An infant's growth may stall if supplementary meals are not offered at the age of 6 months or if they are introduced improperly.

  1. When the requirement for energy and nutrients is more than what can be met by exclusive and frequent nursing, meals are introduced in a timely manner;
  2. Adequate in terms of calories, protein, and micronutrients to support the nutritional demands of a growing youngster;
  3. Safe means that food is hygienically produced, stored, and fed, and that clean utensils are used to feed instead of bottles and teats;
  4. When a kid is properly fed, meals are provided in accordance with their signals of hunger and fullness, and meal times and feeding techniques, such as actively encouraging them to use their fingers, a spoon, or self-feeding, are acceptable for their age.



Combination of cereals and pulses (Khichdi, Dal-rice, etc.), locally available staple foods such as idli, dosa, dhokla, ragi, chapati, roti, paratha with oil/ ghee, and some amount of sugar.

Biscuits, breads, pastry, chocolates, cheese, softy, ice cream, doughnuts, cakes, etc. Tinned foods, packaged or stored foods, artificially cooked foods with preservatives or chemicals

Mashed banana, other pulpy fruits (e.g., mango, papaya), sweet potato, and potato

Fruit juices and fruit drink

Milk-based cereals preparations

Commercial breakfast cereals

Sprouts, pulses, legumes, groundnuts, almonds, cashewnuts, raisins (Note: Any nut should be well grinded and mixed with food as solid pieces maycause choking in young children)

Repeatedly fried foods containing trans-fatty-acids (which predispose to obesity, diabetes, atherosclerosis, cardiac, and neurological problems in future)

Table 1: Categorizes the appropriateness of complementary foods for infants

Breastfeeding practice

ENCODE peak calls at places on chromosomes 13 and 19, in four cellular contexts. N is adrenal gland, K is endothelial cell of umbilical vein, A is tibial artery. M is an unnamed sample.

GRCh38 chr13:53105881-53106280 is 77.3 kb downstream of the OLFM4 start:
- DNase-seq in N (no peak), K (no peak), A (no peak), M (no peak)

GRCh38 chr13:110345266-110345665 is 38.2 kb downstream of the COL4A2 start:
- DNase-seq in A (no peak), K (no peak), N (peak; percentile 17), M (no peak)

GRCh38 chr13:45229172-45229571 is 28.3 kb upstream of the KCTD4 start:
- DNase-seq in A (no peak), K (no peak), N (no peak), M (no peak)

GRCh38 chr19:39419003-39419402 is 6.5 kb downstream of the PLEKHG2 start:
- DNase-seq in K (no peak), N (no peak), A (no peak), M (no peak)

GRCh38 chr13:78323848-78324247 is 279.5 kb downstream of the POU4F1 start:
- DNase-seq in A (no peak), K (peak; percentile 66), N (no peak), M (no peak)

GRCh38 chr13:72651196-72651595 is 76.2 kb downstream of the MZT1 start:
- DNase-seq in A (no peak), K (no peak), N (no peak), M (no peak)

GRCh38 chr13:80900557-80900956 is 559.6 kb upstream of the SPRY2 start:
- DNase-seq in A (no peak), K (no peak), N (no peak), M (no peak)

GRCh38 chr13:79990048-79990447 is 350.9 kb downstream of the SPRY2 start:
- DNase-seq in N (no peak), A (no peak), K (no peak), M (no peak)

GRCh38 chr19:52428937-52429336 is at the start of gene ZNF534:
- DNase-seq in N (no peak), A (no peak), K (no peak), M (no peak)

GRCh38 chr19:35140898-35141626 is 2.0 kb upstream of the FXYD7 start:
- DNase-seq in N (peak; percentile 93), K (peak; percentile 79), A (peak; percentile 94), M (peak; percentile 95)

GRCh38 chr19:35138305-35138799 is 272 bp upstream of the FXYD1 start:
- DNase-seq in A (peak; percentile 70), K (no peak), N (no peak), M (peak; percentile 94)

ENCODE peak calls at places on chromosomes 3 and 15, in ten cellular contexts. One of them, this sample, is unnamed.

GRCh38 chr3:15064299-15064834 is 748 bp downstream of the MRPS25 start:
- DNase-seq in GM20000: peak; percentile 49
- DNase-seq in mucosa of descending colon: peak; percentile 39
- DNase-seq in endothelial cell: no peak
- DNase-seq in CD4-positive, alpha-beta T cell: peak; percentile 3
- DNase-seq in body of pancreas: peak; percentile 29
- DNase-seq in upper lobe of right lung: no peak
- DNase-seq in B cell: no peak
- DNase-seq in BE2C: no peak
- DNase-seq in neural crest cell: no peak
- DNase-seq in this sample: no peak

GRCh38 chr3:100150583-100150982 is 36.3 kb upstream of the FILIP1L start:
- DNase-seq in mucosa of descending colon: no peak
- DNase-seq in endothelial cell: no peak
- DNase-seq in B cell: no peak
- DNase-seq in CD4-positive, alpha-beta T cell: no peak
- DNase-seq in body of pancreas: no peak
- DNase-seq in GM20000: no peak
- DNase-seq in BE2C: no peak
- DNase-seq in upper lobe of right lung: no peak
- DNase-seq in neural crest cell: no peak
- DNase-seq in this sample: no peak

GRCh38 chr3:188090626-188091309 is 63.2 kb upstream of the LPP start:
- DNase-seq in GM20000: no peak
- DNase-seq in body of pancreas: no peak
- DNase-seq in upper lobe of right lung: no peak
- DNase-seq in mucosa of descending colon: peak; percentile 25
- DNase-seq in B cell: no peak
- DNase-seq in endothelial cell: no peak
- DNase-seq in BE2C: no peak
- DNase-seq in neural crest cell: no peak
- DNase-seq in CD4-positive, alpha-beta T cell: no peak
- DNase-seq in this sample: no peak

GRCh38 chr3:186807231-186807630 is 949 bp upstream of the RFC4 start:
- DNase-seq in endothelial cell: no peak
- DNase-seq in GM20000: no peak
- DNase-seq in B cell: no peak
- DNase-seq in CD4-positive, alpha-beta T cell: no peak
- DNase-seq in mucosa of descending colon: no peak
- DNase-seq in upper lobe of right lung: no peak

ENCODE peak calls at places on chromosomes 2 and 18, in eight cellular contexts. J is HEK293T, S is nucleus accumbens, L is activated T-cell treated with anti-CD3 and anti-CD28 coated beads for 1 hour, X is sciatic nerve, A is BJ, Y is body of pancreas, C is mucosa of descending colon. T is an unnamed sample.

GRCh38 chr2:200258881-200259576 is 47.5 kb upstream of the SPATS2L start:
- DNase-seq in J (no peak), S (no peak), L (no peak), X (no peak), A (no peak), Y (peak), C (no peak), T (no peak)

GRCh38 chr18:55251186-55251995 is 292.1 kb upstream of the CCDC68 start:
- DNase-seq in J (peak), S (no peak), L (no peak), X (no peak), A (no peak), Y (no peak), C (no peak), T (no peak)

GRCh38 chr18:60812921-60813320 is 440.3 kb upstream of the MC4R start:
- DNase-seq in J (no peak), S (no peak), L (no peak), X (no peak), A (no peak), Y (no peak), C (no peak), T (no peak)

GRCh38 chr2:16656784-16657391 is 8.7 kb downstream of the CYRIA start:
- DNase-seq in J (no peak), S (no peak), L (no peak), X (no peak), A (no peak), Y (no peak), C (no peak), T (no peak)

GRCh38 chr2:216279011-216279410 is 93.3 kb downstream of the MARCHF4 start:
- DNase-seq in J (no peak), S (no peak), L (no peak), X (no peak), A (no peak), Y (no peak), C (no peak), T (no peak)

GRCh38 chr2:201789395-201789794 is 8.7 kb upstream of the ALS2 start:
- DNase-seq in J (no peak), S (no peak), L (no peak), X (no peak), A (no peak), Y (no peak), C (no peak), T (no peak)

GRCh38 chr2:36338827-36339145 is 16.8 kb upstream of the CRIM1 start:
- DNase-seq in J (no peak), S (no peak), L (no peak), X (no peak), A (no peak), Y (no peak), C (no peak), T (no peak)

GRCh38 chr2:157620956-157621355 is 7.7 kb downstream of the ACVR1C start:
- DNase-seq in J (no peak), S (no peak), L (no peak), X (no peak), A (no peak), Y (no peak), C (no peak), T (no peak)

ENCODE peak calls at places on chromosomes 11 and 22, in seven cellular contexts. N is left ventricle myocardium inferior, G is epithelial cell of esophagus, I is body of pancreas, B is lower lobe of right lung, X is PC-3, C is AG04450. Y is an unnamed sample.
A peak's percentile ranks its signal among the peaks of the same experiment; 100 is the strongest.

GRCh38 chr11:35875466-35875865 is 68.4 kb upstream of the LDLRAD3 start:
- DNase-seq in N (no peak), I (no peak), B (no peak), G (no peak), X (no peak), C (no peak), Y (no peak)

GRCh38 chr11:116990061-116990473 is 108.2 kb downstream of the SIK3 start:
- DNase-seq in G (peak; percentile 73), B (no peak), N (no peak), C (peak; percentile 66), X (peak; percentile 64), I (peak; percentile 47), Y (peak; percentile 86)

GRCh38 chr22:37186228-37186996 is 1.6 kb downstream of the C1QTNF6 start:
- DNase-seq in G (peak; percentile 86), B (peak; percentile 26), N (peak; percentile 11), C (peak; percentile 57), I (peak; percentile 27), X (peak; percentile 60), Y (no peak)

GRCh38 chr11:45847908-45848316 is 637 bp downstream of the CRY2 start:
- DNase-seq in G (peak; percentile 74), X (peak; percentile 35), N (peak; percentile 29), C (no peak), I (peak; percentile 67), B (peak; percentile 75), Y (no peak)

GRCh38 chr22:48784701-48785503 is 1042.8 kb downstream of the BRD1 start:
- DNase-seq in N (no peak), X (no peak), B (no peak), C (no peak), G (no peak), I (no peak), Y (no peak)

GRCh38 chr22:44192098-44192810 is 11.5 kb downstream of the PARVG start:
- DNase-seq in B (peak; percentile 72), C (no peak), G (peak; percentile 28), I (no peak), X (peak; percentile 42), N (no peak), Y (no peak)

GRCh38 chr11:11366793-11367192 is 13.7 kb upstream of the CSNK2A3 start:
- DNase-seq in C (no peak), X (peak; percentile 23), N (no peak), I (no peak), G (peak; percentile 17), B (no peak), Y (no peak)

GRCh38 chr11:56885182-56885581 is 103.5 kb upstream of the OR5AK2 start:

Due to its effect on morbidity and mortality, particularly in young children under 1-year-old, breastfeeding is a crucial component of a child's nutrition and has significant consequences for the welfare of human health. Over this, organizations concerned with infant health have come to understand the importance of breast milk as the child's preferred food during the first six months of life, and it is viewed as a crucial public health policy. The World Health Organization (WHO) advises exclusively nursing a newborn for the first six months of their life, beginning as soon as possible after birth [18]. The WHO has set the 2025 Global Nutrition Targets in order to enhance the nutrition of expectant mothers, newborns, and young children. Breastfeeding is prioritized in the fifth of these, "increase the percentage of exclusive breastfeeding in the first 6 months up to at least 50%." The three main sociodemographic factors that impact breastfeeding duration are age, marital status, and socioeconomic status. Younger women with low levels of education, unmarried women, and women with lesser incomes therefore had a decreased probability of effectively continuing nursing for a long period [12]. A recent study [13] found that factors with high effects included smoking, birth mode, parity, mother-child separation, maternal education, and maternal education on breastfeeding. For instance, breastfeeding rates at 6 months were much higher for women who had completed high school or other higher education programs, had access to breastfeeding information, began nursing right away after giving birth, and did not work. But among women who smoked and lived at home with their parents, the rate of breastfeeding for the first six months was much lower [29]. Teenagers breastfeed less often and for a shorter amount of time than adults [27]. and breastfeeding duration is strongly connected with maternal age. Adolescent mothers assert that the decision to breastfeed is decided prior to childbirth and that their partner's and family members' attitudes about the practice may affect when it starts. Several elements influence nursing, including its effects on social and personal connections, the availability of social support, the physical challenges of breastfeeding, comprehension of breastfeeding practices and their benefits, and the mother's degree of comfort with breastfeeding. [28]. If parents in this age group have a better prenatal attitude about starting breastfeeding and stronger confidence in pre and postnatal care, they are substantially more likely to continue nursing 4 weeks after giving birth [14]. In this way, nursing behavior is complicated. In addition to sociodemographic, clinical, and behavioral factors, each woman's decision to start breastfeeding and ability to do so are impacted by a range of social, psychological, and cultural factors as well. These effects work at several levels, from the individual to society.